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Proteolytic imbalance is related to FEV1 decline in COPD
Umeå University, Faculty of Medicine, Department of Public Health and Clinical Medicine, Pulmonary Medicine.
Umeå University, Faculty of Medicine, Department of Public Health and Clinical Medicine, Medicine.
Umeå University, Faculty of Medicine, Department of Public Health and Clinical Medicine, Medicine.
Umeå University, Faculty of Medicine, Department of Public Health and Clinical Medicine, Medicine.
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(English)Manuscript (preprint) (Other academic)
Abstract [en]

Background

It is generally accepted that metalloproteinases contribute to lung tissue destruction. This study intends to examine how proteolytic imbalance impacts COPD in relation to phenotypes of non-rapid and rapid decline in lung function, by clinically assessing subjects recruited from a population-based cohort.

Methods

Subjects were recruited from the longitudinal OLIN COPD study providing spirometry data over time. In total 52 subjects were included: 12 with COPD and a rapid decline in FEV1 (≥60 mL/year), 10 with COPD and a non-rapid decline in FEV1 (≤30 mL/year), 15 current and ex-smokers with normal lung function, and 15 non-smokers with normal lung function. Proteolytic markers MMP-9, MMP-12 and TIMP-1 were assessed in serum and airway lavages.

Results

MMP-12 in BW and BAL was higher in COPD compared to both ever- smokers (BW: p = 0.001, BAL: p = 0.001) and non-smokers with normal lung function (BW: p = 0.001, BAL: p = 0.001). BAL-MMP-12 in COPD displayed a positive association to annual decline in FEV1

(r = 0.61, p = 0.005). The lowest concentration of S-TIMP-1 (477 (295- 717) ng/mL) was found in COPD with a rapid decline in lung function, with a negative association between annual decline in FEV1 and s-TIMP- 1 (r = -0.42, p = 0.05).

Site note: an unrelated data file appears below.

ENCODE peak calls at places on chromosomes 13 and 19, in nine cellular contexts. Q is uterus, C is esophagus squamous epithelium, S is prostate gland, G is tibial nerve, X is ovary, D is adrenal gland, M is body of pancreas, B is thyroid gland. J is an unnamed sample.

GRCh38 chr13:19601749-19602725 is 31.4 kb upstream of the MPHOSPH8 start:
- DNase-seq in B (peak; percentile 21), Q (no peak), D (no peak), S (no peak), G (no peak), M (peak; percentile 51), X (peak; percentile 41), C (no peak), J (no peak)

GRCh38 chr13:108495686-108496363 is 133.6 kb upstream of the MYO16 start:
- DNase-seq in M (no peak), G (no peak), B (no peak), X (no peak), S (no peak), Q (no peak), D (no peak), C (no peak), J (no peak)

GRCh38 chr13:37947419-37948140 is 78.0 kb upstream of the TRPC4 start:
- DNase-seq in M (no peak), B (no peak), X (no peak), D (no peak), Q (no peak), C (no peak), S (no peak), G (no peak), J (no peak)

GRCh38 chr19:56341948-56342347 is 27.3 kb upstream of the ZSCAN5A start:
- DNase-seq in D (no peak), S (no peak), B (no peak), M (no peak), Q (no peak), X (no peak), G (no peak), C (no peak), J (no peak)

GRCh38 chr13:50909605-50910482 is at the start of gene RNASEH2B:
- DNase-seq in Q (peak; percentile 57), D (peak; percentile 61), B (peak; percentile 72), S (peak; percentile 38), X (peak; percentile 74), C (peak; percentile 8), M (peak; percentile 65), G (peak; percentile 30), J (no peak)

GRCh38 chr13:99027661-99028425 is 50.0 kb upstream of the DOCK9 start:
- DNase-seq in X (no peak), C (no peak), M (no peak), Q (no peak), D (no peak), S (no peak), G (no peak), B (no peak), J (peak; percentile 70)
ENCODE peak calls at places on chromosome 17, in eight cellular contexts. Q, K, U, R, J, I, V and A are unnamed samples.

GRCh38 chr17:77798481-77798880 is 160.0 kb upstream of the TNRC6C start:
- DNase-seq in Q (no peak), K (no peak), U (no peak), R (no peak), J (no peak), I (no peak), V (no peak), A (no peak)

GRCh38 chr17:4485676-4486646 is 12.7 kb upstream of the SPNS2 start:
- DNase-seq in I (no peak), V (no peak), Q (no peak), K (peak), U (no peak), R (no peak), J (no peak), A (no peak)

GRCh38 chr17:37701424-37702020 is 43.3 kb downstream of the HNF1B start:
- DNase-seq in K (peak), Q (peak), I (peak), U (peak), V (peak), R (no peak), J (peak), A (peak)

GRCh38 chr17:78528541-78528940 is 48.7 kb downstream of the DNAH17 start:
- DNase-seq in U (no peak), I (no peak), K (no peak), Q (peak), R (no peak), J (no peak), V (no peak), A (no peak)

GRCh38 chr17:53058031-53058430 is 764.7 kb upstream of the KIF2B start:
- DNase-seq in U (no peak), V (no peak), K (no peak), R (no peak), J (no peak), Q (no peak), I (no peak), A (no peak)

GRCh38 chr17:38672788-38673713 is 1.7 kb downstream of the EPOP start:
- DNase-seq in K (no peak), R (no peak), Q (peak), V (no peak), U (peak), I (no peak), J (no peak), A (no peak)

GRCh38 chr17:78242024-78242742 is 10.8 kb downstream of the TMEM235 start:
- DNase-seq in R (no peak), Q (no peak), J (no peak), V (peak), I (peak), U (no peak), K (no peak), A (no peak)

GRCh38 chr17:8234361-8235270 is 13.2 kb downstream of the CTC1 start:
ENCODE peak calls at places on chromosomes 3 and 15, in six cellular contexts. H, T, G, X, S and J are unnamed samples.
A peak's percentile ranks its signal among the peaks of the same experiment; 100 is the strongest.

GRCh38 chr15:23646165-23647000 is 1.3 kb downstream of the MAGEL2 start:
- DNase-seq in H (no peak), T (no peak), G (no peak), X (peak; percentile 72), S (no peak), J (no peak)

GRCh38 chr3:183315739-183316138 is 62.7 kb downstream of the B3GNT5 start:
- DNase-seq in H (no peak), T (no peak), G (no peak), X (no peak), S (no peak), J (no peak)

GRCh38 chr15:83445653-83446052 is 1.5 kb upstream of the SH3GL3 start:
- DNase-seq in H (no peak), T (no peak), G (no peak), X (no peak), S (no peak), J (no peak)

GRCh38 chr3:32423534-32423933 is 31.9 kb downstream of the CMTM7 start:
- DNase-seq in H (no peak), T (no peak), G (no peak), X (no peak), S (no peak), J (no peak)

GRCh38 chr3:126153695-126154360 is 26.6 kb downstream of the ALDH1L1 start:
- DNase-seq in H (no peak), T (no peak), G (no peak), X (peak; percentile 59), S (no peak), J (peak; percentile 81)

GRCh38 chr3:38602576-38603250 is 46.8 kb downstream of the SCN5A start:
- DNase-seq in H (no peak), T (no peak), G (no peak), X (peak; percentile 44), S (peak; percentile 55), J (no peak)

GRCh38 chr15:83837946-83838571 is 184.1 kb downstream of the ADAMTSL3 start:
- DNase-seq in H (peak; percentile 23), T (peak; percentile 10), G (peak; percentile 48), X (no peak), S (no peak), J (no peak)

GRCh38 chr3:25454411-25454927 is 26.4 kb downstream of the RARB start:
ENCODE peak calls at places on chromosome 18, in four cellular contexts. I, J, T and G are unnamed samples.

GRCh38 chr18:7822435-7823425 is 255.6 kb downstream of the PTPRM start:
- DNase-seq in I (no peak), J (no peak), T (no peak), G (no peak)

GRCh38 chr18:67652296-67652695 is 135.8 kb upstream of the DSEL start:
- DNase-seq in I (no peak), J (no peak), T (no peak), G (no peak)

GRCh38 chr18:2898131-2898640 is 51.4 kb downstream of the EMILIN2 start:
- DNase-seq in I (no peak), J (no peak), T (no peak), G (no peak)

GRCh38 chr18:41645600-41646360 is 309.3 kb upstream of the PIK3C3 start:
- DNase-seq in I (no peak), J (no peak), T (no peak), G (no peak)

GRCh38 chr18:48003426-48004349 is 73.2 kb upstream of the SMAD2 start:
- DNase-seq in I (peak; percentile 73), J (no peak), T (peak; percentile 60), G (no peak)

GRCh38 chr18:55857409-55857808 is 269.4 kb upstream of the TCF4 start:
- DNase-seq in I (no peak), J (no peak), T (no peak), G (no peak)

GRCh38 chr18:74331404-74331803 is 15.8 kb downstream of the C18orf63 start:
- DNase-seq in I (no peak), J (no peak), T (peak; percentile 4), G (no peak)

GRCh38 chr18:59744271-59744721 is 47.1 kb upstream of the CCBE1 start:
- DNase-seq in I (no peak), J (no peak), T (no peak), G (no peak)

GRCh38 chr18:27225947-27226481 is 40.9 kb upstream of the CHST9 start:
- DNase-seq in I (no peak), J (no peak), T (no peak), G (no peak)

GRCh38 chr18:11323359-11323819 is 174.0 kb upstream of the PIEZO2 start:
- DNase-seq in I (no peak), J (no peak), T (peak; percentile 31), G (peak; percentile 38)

Conclusion

Airway protease activity measured as MMP-12 concentration in BAL was increased in COPD, compared to both smokers with normal lung function and healthy. Individuals with the highest levels of airway MMP- 12 experienced the greatest decline in FEV1. Furthermore, a negative association was found between TIMP-1 in serum and FEV1 decline. Increased airway proteolytic activity may play an important role in the progress of COPD.

Keywords [en]
lung function, matrix metalloproteinases, tissue inhibitor of metalloproteinases, BAL-fluid
National Category
Respiratory Medicine and Allergy
Research subject
Lung Medicine
Identifiers
URN: urn:nbn:se:umu:diva-151744OAI: oai:DiVA.org:umu-151744DiVA, id: diva2:1247408
Available from: 2018-09-12 Created: 2018-09-12 Last updated: 2018-09-12
In thesis
1. Proteolytic imbalance in COPD: epidemiological and clinical aspects
Open this publication in new window or tab >>Proteolytic imbalance in COPD: epidemiological and clinical aspects
2018 (English)Doctoral thesis, comprehensive summary (Other academic)
Abstract [en]

Background: The complete pathologic mechanism behind the development of chronic obstructive pulmonary disease (COPD) remains unclear, but several risk factors have been identified, of which smoking is the most common. Proteolytic imbalance contributes to lung tissue degradation and is related to both smoking and COPD symptoms. Spirometry and symptomatic assessments are the standard diagnostics, but COPD has varying clinical features, that hamper clinical management and research assessment. Evaluating proteolytic markers' relationship to COPD and its clinical presentation could reveal proteolytic imbalance as an important disease mechanism.

Aims: 1) To evaluate proteolytic markers in COPD and non-COPD. 2) To study the relationship between proteolytic markers and both lung function decline and prognosis. 3) To recruit subjects from a longitudinal study to a clinical study of disease mechanisms. 4) To study proteolytic markers in airways and serum and their relation to rate of decline in lung function.